‘Forest Mark’ an exhibition of paintings by K. Nataraj is rooted in a symbolism that is popular and personal
Communicating through art calls for balance. The artist must choose a symbol that immediately strikes a chord with the viewer, but do it in such a way that he or she does not give rise to a cliché. Often there is a tale behind a painting and the viewer needs to talk to the artist to get the whole story out. This is especially the case with political art and symbolism. A recent exhibition of paintings by K. Nataraj was an example of art that could elevate you to a different level of experience while still leaving enough mystery to make you curious about the deeper shades of meaning.
Bred in the Chennai school, Nataraj’s art gives voice to the marginalised and is rooted in a symbolism that is popular and personal: the forest, forest dwellers, horse, Ekalaiva and so on.
On entering the gallery itself, the viewer is enveloped in purple-blue-green forest colours and transported to a world of secrets and slow time. But the reference to the forest is not just skin deep. In every painting, layer after translucent layer reveals the forest, and many stories of exultation, pain, deprivation, discovery and mystery unfold on examination.
‘Forest Mark’ is a solo exhibition of 20 paintings by Nataraj at Art House gallery — a testament to his deftness in handling the subject of histories of the marginalised. Even earlier, Nataraj’s work has had a connection to the village and culture of his memory, and in some ways he is unable to shake off the resemblance to his earlier show, in terms of colours and style. But at a more conscious level, he moves away from the intensely personal theme of his previous show to depict the life and travails of forest dwellers.
Four paintings centre on the lives of the Irulas. “There was an Irula settlement close to my home during my childhood. These people used to go into the forest and collect forest products and sell them to make a living. With the destruction of the shrubs and leasing of the forest land, their livelihood was shattered. Many of them moved to the city to find employment, but they continue to be marginalised,” Nataraj recalls. In Ancient Darkness, he depicts an Irula woman with symbols of the forest subtly worked into the skin. A hood-like shape over her head forms part of the background, signifying enlightenment. “They are the descendants of our most ancient people,” he says, adding that the resemblance to a village deity was deliberate.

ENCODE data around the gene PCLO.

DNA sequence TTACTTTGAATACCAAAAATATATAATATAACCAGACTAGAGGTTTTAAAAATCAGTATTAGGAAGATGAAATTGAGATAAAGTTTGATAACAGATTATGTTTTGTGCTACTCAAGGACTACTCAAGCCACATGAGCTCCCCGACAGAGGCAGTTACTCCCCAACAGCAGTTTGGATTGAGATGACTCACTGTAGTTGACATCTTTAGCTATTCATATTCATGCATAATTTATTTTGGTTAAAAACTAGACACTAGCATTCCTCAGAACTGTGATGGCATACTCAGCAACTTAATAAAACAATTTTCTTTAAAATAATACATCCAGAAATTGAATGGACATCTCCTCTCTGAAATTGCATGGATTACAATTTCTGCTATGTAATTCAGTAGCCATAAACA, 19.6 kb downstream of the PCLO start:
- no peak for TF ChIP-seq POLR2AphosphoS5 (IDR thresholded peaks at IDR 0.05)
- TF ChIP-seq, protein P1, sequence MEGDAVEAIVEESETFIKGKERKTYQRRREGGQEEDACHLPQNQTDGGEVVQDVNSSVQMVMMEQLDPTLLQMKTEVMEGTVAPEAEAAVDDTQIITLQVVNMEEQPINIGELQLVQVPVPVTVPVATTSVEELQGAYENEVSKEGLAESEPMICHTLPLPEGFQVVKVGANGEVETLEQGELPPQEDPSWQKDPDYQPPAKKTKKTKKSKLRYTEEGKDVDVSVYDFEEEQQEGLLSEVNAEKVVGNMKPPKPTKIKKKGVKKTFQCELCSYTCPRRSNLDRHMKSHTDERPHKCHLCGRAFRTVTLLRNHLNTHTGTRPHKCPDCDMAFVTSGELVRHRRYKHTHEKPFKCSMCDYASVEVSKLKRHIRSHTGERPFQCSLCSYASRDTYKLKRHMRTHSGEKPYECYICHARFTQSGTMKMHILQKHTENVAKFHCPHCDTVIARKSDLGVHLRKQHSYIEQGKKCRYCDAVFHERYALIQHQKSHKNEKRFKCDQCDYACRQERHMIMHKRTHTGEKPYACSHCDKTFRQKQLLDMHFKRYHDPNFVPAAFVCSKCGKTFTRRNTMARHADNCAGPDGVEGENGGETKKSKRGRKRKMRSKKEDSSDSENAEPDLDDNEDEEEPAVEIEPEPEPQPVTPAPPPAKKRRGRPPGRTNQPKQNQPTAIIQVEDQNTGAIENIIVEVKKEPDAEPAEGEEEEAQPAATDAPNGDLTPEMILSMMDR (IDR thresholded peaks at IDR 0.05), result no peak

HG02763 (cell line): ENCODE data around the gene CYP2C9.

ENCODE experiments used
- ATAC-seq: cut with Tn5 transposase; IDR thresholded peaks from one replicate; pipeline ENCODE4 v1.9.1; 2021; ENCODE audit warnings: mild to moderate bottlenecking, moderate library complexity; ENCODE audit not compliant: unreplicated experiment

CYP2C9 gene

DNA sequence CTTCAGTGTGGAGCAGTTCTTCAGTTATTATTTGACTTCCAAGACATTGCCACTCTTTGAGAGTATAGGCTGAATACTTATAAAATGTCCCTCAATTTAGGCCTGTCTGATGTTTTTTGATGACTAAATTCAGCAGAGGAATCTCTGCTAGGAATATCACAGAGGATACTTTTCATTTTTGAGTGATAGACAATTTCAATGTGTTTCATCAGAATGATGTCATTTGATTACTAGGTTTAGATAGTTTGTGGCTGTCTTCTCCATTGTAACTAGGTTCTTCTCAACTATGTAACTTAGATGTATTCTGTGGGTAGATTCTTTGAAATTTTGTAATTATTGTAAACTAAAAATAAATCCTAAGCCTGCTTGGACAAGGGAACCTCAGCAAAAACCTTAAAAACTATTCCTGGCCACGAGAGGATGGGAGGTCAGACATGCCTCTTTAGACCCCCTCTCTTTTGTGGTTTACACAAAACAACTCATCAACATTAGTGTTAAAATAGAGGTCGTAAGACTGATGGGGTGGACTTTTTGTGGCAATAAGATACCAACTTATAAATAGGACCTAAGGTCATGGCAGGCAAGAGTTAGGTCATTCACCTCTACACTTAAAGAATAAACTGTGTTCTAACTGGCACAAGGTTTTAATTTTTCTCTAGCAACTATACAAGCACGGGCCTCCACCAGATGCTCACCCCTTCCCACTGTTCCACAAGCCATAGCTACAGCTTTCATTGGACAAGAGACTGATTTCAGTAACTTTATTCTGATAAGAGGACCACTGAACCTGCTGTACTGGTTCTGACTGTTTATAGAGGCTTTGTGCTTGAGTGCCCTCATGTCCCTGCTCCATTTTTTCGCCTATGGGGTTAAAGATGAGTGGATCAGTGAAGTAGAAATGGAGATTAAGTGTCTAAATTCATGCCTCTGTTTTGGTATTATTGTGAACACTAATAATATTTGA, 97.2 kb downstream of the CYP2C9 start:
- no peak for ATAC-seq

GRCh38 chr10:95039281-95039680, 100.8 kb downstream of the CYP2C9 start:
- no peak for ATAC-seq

The other three paintings in this sequence are of a girl, Dark Scimitar; a boy trying to ride a horse into the forest, Forest Twilight; and a scene of hanging an Irula man, Hanging Tree. In Forest Twilight, over the silhouette of the horse is drawn an outline of a winged horse. “The boy is trying to get familiar with the secrets of the forest,” he explains. Dark figures of elephants and lions dominate the background of this painting, and one is led into the mystique of the forest. One can see the painter trying to depict the leap of faith, but the winged horse does not meld with the background to give just that effect. Rather it looks like it was woven in almost as an afterthought.
On a different wall and a different note is the painting, Body Bird; it seemed to me a perfectly painted portrait of the passions, the longing and the latent capacity of the human body. The layers of this painting call out in harmony and the painter’s command over his technique is clear.
The most abstract of all the paintings, Secret, needs a mention — a triangular dark patch at the centre of a swirling abstraction of colours. “When you approach the forest it reveals many things to you, but in its heart there are secrets, and you know when you try to unravel these that you are stepping on an invisible line. You need to step back with that awareness. If you persist, in trying to open it out, the condition itself self-destructs. That whole entity collapses.” Now, one wonders, is he talking about quantum physics or contemporary art? Maybe a meeting point of the two…